They told me to lie on my left side while they made preparations for the c-section. Every time a contraction would hit, I would swear like a sailor and squeeze the bars of the bed. The nurse listened to the baby's heartbeat, which was rapid but okay. Hearing that the baby seemed okay was an indescribable relief. Things started happening so fast, I did not really have time to think about the fact that I was about to have major surgery. I just wanted my baby out and healthy.
I tried not to think too much about the surgery and focused instead on my excitement at meeting my first child. After what felt like a while, the doctor said that she was ready to deliver the baby and one of the attendants started to push on my stomach to try to get the baby to come out. I was amazed at how hard they had to push. Then it was out and it was a BOY!!! The pediatrician took him immediately and checked him over. He passed all the tests with flying colors which was a huge relief. Then they wrapped him up and my husband brought him to me.
Wow!! Thinking back, I really cannot find words to describe the feeling of seeing him for the first time. He was so perfect and I was completely in love. I started crying. I was so happy and so relieved that he was okay.
During the surgery, the anesthetist had offered to put me under light sedation during the sewing up part of the surgery. I asked if I would be able to nurse afterwards and if I would get sick from the drugs. She told me I would be fine to nurse and that I would not be nauseous afterwards. So after I had met my son, my husband took the baby back to our room and I slept through the rest of the surgery. I woke up as I was being taken back to my room and just wanted to get back to my baby and husband. When I got back to my room, my husband, parents, and a good friend were all there with my son. We were all so happy. The nurses had to help me to settle into bed, as I was just beginning to be able to move my legs again. I held my son and brought him up to my chest. The doula and my mom were both watching expectantly as he latched on and started sucking away. They both seemed relieved that he had latched so well. I had expected nursing to come easily and naturally, but after talking to other moms, I now know that I was really lucky in the nursing department.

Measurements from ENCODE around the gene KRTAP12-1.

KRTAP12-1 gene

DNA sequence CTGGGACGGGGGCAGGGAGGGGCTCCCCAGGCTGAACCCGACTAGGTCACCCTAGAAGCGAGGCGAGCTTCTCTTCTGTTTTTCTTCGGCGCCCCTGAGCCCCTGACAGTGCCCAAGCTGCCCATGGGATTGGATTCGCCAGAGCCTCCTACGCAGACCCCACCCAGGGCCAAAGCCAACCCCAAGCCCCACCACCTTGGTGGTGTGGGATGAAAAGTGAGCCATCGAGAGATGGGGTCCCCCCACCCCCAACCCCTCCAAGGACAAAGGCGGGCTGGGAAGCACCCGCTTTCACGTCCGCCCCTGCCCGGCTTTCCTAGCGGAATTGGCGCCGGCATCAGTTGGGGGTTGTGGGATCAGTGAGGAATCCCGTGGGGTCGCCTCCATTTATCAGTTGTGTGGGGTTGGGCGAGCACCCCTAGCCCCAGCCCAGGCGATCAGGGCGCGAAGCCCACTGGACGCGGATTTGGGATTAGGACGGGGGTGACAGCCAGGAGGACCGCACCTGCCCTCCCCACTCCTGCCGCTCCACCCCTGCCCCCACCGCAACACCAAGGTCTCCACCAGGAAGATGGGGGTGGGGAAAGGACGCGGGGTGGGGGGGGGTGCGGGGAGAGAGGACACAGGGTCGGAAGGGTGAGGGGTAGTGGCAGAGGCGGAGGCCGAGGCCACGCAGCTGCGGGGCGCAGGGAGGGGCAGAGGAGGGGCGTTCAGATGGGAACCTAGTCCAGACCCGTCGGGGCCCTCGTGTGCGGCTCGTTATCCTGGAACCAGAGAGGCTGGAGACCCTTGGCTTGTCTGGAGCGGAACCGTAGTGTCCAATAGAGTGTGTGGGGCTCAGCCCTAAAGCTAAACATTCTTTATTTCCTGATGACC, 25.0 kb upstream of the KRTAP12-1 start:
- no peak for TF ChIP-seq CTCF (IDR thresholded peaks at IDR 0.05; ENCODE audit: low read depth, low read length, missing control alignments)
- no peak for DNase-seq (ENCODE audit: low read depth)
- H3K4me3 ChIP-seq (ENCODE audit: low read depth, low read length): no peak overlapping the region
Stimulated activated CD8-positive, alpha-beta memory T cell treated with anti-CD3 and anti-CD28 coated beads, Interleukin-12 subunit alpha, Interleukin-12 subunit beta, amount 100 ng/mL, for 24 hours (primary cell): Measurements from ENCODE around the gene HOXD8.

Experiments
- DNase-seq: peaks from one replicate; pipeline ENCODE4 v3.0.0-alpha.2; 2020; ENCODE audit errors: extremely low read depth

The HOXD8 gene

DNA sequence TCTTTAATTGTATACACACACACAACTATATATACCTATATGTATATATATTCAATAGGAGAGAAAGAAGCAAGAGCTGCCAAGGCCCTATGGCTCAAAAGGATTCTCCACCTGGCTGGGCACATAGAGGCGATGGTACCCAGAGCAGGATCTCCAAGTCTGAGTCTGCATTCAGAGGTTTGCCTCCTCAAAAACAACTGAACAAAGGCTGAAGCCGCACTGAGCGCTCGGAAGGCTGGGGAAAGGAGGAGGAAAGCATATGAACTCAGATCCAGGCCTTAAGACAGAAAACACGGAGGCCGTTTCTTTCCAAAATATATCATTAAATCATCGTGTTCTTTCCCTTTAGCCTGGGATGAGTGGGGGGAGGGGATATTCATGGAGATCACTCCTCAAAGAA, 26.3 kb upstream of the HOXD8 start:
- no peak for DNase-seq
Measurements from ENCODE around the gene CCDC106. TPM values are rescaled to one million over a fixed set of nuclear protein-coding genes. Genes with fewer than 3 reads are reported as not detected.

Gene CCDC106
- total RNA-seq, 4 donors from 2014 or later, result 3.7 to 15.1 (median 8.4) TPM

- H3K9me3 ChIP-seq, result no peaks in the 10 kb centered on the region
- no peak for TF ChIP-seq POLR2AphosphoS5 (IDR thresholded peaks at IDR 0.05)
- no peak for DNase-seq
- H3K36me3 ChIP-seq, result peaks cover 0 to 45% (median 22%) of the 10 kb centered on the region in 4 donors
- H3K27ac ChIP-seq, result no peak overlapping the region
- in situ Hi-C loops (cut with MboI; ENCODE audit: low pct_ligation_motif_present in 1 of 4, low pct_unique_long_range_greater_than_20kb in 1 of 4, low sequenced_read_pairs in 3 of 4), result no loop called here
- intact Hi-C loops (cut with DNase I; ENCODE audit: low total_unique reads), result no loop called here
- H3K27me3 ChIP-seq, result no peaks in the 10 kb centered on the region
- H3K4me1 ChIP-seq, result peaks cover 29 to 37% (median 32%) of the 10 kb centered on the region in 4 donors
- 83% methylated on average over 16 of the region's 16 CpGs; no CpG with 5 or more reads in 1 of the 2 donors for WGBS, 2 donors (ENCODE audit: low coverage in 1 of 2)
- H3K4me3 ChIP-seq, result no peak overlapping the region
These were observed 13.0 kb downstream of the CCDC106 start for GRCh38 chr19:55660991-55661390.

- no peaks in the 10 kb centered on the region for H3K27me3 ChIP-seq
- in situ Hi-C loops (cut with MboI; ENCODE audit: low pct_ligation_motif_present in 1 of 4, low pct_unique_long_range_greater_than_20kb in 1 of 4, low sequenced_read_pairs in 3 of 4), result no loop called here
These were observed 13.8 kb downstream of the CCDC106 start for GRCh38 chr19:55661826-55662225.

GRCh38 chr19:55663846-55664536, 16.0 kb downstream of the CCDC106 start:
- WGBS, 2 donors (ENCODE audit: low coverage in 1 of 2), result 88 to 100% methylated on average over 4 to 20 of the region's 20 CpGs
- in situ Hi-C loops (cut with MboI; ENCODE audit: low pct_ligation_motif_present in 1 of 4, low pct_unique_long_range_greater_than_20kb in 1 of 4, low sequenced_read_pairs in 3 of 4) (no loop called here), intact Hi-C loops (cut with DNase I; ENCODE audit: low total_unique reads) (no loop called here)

I said good night to everyone and then curled up with my baby and fell asleep. Though my birth experience was not what I had expected, I had felt supported, listened to, and cared for. I could not have been happier as I lay there with my son.